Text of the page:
Grand Theft Identity

Part I: What you don’t know can hurt you. Someone wants your identity — and that person wants it desperately enough to steal your wallet, hack into a company’s database, take your checkbook or buy your information from a trader on the Internet. If this knowledge makes you nervous, it should. Once your information is in their hands, criminals can assume your identity and use it for their own financial gain, taking over your credit accounts, opening new ones, making new loans, renting an apartment, filing for your benefits, accessing your bank accounts or committing other crimes. Arguably one of the country’s fastest growing forms of larceny, identity theft is likely to have touched you or someone you know already. In a 2004 report, the Federal Trade Commission estimated that 9.9 million Americans — about 4.6 percent of the population — had their identity hijacked in 2002 alone. More recent studies suggest that as many as one in five of all Americans has been hit by identity theft. And the news doesn’t seem to be getting any better. A rash of highprofile security breaches during 2005 put millions of Americans on notice that they could be next. In one of the most widely publicized incidents, CardSystems Solutions, a third-party credit card processor, put more than 40 million Visa and MasterCard holders at risk of fraud when its Tucson, Ariz., database was compromised. Security problems reported by other companies such as Wells Fargo, CitiBank, Bank of America, Time Warner and ChoicePoint have left most of us wondering why we are so vulnerable to this new crime wave.

The answer is rooted in new technologies that businesses depend on to collect, process and trade data so they can handle millions of transactions quickly and easily, and in the growing use of instant credit to make purchases. Unfortunately, safeguards and regulations designed to protect this precious data have not kept pace with technology. The result is more personal information than ever before in circulation, too little protection for it and a growing number of savvy criminals getting better and better at figuring out how to get their hands on it. Smart identity thieves know that the right pieces of personal information are as good as money in their pockets. Today, it is not only possible but easy to walk into a store with no money, apply for instant credit and walk out with thousands of dollars of merchandise or services. That, in the final analysis, is why identity thieves will stop at nothing to take what is most fundamentally yours — your identity. But criminals also want your identity for more than buying expensive merchandise or personal services. They can use your data to open telephone and utility accounts; apply for a mortgage loan; get a new job; file a bogus insurance claim; commit tax, healthcare or securities fraud; and carry out a host of other equally damaging crimes.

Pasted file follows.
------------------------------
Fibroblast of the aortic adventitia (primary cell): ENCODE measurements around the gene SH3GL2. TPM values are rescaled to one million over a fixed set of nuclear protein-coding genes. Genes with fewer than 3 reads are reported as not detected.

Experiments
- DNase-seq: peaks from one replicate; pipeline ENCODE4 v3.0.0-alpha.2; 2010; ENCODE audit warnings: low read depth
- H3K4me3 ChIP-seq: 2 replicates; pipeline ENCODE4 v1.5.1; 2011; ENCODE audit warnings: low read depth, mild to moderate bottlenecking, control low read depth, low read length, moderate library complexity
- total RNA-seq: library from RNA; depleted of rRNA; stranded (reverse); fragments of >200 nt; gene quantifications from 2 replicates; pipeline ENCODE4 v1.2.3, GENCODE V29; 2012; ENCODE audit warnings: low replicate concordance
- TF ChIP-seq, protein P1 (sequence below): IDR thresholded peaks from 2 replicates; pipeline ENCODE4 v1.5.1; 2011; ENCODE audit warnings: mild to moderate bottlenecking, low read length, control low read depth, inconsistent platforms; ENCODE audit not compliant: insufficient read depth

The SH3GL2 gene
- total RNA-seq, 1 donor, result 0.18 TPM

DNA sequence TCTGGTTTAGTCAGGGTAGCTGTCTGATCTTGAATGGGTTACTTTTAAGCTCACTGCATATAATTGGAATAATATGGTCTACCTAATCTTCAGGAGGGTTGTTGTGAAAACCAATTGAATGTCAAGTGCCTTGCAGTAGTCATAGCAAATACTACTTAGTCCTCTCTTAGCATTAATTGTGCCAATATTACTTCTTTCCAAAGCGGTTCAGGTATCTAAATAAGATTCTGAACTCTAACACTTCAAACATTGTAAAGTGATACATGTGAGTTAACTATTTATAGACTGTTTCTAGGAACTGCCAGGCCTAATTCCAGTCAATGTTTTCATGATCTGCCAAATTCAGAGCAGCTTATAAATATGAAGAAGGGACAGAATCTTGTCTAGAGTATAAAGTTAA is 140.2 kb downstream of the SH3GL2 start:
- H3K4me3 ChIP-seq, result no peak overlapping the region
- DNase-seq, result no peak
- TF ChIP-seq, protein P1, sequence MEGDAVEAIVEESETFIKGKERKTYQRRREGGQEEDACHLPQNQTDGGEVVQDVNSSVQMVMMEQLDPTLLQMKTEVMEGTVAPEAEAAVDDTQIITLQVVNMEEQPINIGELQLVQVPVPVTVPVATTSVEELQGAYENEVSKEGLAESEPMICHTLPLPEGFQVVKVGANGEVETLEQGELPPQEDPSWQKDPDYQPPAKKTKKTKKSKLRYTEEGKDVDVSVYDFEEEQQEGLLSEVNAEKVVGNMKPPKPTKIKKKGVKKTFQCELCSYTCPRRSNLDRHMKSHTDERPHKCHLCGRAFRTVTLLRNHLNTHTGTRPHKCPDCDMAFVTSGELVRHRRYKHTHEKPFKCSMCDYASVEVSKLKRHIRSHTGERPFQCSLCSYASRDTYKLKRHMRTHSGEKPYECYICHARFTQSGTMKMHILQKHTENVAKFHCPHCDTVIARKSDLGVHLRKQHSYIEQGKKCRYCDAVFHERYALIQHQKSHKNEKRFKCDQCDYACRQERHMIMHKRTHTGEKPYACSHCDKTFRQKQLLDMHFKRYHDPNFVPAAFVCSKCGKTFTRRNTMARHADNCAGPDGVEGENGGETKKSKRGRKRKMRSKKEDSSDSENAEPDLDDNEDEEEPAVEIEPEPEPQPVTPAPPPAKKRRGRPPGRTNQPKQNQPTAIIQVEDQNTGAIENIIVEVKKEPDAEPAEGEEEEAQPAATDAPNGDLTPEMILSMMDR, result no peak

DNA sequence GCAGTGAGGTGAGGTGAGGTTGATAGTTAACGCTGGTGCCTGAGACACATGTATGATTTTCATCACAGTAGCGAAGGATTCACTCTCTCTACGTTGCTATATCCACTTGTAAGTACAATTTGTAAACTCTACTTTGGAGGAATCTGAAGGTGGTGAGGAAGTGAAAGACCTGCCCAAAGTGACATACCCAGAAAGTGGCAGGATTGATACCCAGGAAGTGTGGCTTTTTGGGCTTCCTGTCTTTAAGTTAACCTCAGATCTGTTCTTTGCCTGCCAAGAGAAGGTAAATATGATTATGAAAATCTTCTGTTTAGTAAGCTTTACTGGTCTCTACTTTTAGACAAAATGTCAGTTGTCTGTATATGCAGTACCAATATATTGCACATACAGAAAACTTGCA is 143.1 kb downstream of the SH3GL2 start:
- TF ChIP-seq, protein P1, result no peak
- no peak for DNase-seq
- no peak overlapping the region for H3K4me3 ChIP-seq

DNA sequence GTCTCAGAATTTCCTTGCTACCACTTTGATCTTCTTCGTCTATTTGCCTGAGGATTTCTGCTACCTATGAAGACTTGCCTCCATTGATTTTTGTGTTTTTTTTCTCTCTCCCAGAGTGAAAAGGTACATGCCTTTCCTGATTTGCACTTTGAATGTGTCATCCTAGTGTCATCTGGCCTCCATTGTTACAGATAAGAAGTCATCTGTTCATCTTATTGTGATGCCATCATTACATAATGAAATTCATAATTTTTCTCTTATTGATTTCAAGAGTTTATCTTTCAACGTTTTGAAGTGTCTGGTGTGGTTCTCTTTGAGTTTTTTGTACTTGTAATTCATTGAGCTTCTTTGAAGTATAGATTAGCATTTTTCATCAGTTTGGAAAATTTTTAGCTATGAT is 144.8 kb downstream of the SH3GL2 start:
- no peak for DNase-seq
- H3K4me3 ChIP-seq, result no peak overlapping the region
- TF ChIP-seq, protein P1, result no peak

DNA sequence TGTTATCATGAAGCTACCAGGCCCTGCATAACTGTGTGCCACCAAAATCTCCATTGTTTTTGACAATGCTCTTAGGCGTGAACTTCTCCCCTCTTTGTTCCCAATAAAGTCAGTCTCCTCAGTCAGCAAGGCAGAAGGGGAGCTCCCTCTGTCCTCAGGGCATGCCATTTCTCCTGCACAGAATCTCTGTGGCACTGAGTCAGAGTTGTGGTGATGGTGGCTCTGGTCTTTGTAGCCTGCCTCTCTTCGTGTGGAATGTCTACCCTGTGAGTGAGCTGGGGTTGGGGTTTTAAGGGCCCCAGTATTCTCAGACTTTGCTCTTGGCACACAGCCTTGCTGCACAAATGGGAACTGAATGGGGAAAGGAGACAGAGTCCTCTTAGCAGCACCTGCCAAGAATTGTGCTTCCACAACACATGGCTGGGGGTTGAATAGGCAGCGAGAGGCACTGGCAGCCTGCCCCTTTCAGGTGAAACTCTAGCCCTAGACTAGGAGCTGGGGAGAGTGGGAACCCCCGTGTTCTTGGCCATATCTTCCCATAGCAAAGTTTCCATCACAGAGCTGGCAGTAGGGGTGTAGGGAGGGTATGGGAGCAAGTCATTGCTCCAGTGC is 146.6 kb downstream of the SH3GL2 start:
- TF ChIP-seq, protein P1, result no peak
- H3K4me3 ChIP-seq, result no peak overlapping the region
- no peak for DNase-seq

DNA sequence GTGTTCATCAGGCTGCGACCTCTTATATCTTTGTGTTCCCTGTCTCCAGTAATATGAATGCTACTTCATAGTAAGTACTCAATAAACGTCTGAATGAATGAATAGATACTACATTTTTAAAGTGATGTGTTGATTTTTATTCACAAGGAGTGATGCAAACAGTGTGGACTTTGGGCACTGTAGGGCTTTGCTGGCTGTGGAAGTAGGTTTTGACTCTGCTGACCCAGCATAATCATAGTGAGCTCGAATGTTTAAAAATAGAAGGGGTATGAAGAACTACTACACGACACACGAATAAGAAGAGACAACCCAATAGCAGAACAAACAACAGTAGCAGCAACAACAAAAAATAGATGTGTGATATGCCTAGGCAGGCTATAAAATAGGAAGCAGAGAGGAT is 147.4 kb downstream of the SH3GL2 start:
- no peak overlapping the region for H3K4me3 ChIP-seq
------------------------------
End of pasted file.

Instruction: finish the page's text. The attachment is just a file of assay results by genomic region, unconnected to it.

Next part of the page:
If you’re already thinking about how you can protect yourself against identity theft, you’re headed in the right direction. With so many of us vulnerable to the wiles of identity thieves, it’s valuable to understand what we can do for ourselves to keep them out of our pocketbooks and our bank accounts. .First, recognize that you are likely to detect an identity thief’s dirty work before your bank or a credit issuer does. Even though many companies are increasingly sophisticated when it comes to fraud detection, according to a 2005 study co-released by Javelin Strategy & Research and the Better Business Bureau, victims are the first to discover such fraud 54 percent of the time.

And if you manage your personal finances online, you are more likely to find fraud sooner than if you review financial statements on paper. The 2005 study showed that those who monitored their finances electronically detected fraud in just eight days compared with 114 days for those who reviewed their finances on paper. That is particularly important because when it comes to identity theft, time equals money. The faster you uncover fraudulent activity, the less time and money you will spend to repair the damage done by thieves. And with the average identity theft victim spending 600 hours and potentially thousands of dollars to clear up credit and other problems, the savings can be enormous.